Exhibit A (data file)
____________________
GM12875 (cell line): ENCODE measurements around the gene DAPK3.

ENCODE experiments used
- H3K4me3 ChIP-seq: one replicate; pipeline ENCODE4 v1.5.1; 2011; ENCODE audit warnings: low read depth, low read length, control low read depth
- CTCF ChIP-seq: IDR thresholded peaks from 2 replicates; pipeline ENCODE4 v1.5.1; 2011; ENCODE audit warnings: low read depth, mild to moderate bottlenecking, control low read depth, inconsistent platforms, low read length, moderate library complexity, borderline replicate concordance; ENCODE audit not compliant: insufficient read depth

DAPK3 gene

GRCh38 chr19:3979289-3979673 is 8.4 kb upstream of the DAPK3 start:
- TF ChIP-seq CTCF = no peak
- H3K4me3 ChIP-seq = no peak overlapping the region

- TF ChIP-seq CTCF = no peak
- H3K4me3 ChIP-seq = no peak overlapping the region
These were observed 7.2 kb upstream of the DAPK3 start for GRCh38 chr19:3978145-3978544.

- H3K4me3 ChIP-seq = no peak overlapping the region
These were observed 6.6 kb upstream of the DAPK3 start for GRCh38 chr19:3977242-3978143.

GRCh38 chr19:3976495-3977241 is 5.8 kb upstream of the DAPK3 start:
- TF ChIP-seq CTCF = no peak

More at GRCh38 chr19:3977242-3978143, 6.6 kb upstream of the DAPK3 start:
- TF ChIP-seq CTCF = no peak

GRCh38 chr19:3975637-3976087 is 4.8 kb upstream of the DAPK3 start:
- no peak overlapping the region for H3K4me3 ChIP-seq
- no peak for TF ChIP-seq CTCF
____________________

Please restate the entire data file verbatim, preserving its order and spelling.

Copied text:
GM12875 (cell line): ENCODE measurements around the gene DAPK3.

ENCODE experiments used
- H3K4me3 ChIP-seq: one replicate; pipeline ENCODE4 v1.5.1; 2011; ENCODE audit warnings: low read depth, low read length, control low read depth
- CTCF ChIP-seq: IDR thresholded peaks from 2 replicates; pipeline ENCODE4 v1.5.1; 2011; ENCODE audit warnings: low read depth, mild to moderate bottlenecking, control low read depth, inconsistent platforms, low read length, moderate library complexity, borderline replicate concordance; ENCODE audit not compliant: insufficient read depth

DAPK3 gene

GRCh38 chr19:3979289-3979673 is 8.4 kb upstream of the DAPK3 start:
- TF ChIP-seq CTCF = no peak
- H3K4me3 ChIP-seq = no peak overlapping the region

- TF ChIP-seq CTCF = no peak
- H3K4me3 ChIP-seq = no peak overlapping the region
These were observed 7.2 kb upstream of the DAPK3 start for GRCh38 chr19:3978145-3978544.

- H3K4me3 ChIP-seq = no peak overlapping the region
These were observed 6.6 kb upstream of the DAPK3 start for GRCh38 chr19:3977242-3978143.

GRCh38 chr19:3976495-3977241 is 5.8 kb upstream of the DAPK3 start:
- TF ChIP-seq CTCF = no peak

More at GRCh38 chr19:3977242-3978143, 6.6 kb upstream of the DAPK3 start:
- TF ChIP-seq CTCF = no peak

GRCh38 chr19:3975637-3976087 is 4.8 kb upstream of the DAPK3 start:
- no peak overlapping the region for H3K4me3 ChIP-seq
- no peak for TF ChIP-seq CTCF